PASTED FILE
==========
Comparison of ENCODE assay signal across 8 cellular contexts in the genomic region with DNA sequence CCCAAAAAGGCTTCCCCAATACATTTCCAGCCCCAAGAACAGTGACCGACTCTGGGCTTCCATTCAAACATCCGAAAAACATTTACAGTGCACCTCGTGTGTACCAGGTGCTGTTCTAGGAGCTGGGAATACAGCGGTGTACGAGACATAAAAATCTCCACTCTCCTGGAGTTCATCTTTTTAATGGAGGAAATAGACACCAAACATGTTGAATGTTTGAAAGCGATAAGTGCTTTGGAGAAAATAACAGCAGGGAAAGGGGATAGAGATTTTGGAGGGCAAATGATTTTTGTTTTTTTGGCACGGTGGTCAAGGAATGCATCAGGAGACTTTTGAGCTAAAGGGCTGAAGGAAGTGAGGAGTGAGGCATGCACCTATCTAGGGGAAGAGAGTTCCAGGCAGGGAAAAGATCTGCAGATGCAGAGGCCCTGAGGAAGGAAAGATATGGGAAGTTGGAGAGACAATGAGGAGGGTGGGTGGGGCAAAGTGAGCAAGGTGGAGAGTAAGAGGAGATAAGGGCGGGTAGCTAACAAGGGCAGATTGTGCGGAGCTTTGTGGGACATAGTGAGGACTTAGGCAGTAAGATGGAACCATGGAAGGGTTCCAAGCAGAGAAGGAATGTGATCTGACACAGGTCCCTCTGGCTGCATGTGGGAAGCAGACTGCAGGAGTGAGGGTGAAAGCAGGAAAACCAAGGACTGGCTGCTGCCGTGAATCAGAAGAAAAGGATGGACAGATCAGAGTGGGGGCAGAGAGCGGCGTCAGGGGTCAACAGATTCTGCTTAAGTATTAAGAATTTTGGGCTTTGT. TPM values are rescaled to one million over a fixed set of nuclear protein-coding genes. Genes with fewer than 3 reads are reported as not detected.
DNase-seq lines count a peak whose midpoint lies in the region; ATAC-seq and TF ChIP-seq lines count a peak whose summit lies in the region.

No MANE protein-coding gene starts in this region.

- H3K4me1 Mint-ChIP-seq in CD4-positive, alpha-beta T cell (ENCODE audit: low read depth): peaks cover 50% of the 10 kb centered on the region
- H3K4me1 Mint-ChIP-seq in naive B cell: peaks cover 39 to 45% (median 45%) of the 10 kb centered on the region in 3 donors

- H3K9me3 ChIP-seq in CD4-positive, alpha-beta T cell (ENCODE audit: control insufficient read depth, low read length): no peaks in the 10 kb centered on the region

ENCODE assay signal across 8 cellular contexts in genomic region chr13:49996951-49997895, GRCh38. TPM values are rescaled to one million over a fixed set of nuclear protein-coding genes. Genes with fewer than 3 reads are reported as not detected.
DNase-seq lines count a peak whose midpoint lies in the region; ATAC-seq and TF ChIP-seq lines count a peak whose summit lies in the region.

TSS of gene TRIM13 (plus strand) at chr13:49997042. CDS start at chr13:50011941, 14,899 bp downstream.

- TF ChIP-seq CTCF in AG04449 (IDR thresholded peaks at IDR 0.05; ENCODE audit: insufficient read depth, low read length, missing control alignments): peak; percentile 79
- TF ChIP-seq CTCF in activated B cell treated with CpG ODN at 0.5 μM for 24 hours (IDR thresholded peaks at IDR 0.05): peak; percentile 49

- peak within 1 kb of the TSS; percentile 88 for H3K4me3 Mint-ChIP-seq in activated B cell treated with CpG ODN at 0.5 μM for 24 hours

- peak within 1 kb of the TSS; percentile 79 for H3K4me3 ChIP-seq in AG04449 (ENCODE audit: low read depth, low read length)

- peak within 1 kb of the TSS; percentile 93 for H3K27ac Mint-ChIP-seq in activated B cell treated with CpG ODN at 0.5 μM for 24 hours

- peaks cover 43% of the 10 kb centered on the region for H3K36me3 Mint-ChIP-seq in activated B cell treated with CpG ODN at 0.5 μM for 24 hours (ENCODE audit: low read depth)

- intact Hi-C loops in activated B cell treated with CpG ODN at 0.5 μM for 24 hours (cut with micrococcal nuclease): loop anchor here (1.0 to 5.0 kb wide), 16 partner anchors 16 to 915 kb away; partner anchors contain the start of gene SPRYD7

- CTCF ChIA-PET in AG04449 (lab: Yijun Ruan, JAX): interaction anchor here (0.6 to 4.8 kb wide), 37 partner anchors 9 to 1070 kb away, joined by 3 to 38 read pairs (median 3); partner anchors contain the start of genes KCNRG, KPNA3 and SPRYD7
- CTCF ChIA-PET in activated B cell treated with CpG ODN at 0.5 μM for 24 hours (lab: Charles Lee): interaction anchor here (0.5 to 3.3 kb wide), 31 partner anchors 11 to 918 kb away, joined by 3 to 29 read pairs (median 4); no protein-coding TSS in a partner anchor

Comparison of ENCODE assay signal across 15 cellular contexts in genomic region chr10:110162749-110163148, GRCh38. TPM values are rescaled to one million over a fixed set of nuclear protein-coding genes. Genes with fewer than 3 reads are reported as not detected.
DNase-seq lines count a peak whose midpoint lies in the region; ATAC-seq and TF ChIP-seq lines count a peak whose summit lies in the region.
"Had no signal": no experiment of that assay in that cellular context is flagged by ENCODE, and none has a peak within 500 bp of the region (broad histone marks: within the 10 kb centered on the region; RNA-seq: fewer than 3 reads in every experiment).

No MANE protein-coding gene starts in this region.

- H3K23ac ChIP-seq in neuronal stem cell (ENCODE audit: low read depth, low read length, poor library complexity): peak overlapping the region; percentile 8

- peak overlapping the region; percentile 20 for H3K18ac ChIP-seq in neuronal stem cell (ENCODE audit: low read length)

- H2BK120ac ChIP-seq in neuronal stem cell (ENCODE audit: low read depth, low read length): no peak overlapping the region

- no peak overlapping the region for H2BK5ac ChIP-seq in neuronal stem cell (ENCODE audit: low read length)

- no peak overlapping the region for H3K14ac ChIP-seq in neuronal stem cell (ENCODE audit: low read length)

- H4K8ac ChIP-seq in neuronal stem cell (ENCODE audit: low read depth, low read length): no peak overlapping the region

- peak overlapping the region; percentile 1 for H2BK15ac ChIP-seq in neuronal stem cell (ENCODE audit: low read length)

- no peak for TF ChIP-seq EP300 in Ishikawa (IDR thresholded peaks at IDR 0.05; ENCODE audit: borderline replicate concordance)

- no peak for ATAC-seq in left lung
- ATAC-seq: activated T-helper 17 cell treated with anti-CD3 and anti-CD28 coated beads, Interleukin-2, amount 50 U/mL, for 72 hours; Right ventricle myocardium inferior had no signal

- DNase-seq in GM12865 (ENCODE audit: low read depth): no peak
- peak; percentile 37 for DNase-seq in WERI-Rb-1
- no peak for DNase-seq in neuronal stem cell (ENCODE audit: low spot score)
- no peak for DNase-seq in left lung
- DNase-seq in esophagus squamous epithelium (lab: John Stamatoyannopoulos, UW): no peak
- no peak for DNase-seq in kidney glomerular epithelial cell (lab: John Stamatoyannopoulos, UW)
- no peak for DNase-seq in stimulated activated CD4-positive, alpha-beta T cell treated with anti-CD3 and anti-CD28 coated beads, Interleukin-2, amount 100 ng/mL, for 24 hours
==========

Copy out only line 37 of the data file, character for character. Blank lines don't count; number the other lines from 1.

- DNase-seq in esophagus squamous epithelium (lab: John Stamatoyannopoulos, UW): no peak